The Kremlin is considering options to replace the Antonov An-124 Ruslan heavyweight airlifter for Russian military and civil operators. The new aircraft would be produced at the older type’s manufacturing line at the Aviastar-SP factory in Ulyanovsk. TsAGI—the Russian acronym for the Central Aerohydrodynamics Institute—is offering a concept referred to as Slon (elephant). It features a new wing made of composite materials with a higher aspect ratio and a gross weight increase to 490 to 500 tonnes, of which 214 and 222 tonnes are the weight of the structure.
The proposal was announced at MAKS’2017, but shortly after that United Aircraft Corporation (UAC) denied having any firm plans relating to the new aircraft. Despite this, TsAGI has been detailing the initial concept. Last month the institute issued a statement that it had completed shaping an aerodynamic layout of a future freighter and made a scale model for wind tunnel testing, scheduled to be undertaken in August-September 2019.
The intended Ruslan replacement remains a high-wing monoplane with four turbofans on wing pylons and bears a passing resemblance to the Antonov design. It will be able to transport 150 tonnes of freight over 3,800 nm, or 180 tonnes over 2,650 nm at a cruise speed of 460 knots. Instead of using the Ukrainian-designed and made D-18T turbofans, the Slon would be powered by indigenous PD-35s being developed for the Sino-Russian CR929 jetliner, which produce 35 tonnes of thrust compared to 23. Lower fuel-burn provides for a two-fold range increase compared to the An-124-100-150M, which can haul 150 tonnes to 1,675 nm or 80 tonnes to 4,600 nm.
The Slon has larger dimensions: length is 270 feet (82.3 meters) versus 227 feet for the Ruslan, height is 78.7 feet compared with 68.9 feet, and wingspan between 286 feet and 290 feet versus 240.5 feet. There are two versions of fuselage mating a universal wing, one shaped to the requirements of the Russian MoD and the other to that of Volga-Dnepr Airlines. The military demand includes carrying infantry fighting vehicles in two lines along the cargo cabin, which dictates a cabin width of 21 feet, whereas Volga-Dnepr requires a width of 17.4 feet as opposed to 14.4 feet in the An-124. The MoD’s specification calls for a range of 4,100 nm with 300 armed soldiers plus 100 servicemen making up the crews of five Sprut SDM-1 air-transportable lightweight tanks.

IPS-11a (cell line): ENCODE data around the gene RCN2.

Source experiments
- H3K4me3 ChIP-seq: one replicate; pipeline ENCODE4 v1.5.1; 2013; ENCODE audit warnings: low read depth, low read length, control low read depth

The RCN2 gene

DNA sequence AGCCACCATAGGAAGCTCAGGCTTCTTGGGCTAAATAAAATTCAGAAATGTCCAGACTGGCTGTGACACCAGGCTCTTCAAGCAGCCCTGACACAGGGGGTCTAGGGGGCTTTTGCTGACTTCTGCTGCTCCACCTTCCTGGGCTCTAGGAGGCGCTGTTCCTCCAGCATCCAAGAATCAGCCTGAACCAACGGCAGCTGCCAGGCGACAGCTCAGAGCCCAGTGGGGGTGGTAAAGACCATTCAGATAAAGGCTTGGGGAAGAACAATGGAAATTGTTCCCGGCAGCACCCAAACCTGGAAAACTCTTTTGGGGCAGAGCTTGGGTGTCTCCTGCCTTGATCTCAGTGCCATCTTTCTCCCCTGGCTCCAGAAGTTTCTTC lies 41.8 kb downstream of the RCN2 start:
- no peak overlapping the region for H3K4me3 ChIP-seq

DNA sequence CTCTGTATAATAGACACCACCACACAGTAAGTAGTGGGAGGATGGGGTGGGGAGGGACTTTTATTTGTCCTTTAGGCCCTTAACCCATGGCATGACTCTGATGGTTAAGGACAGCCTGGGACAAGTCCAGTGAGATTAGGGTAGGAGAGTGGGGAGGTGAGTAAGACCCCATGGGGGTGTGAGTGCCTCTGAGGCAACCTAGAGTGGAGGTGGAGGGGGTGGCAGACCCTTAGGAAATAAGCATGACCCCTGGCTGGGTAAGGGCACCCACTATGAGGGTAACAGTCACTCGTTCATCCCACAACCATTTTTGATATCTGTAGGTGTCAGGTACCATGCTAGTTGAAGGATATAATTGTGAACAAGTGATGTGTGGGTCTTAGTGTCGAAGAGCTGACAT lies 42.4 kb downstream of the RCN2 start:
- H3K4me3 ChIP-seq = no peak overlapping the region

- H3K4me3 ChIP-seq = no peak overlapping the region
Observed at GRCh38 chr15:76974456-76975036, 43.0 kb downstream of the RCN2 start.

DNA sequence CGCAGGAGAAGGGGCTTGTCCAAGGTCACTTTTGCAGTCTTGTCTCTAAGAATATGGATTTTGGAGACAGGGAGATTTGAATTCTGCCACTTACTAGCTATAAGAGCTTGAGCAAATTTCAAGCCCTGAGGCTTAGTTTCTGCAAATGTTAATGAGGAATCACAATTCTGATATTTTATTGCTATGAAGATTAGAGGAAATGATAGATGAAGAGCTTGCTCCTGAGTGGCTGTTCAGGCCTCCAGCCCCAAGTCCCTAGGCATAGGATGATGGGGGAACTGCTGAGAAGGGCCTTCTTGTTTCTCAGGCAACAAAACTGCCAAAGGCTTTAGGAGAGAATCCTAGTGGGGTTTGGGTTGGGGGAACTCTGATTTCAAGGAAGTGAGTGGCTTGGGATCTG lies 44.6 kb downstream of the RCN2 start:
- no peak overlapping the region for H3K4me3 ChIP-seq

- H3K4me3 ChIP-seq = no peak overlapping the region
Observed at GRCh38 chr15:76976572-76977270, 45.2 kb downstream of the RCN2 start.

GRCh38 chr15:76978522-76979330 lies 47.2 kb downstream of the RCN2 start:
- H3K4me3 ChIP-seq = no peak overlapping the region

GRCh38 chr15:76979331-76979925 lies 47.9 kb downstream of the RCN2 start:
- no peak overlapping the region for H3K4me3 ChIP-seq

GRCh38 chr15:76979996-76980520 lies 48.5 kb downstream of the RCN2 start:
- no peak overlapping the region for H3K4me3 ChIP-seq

Since UAC’s foundation in 2008, the Kremlin has considered resumption of Ruslan production on several occasions, each time postponing a decision. Unless substantial foreign orders for the Slon are gained, it will be difficult for the manufacturer to make the financial investment work. The Ruslan production run came to just 56, of which two-thirds were built at Aviastar. In 2014, following a rift between Kiev and Moscow, the Kremlin ordered Ilyushin to provide industry support to An-124 operators in Russia. After the demise of Polet, Volga-Dnepr remains the only commercial operator in the country, with a fleet of 12 An-124s. The Russian air and space force (VKS) operates about 12 airworthy examples (plus eight in the 224th Air Detachment with a special status) and keeps several aircraft in storage. The head of the VKS’s military-transport aviation (command), Lieutenant General Vladimir Benediktov, pledged to place a launch order for “a reworked Ruslan.”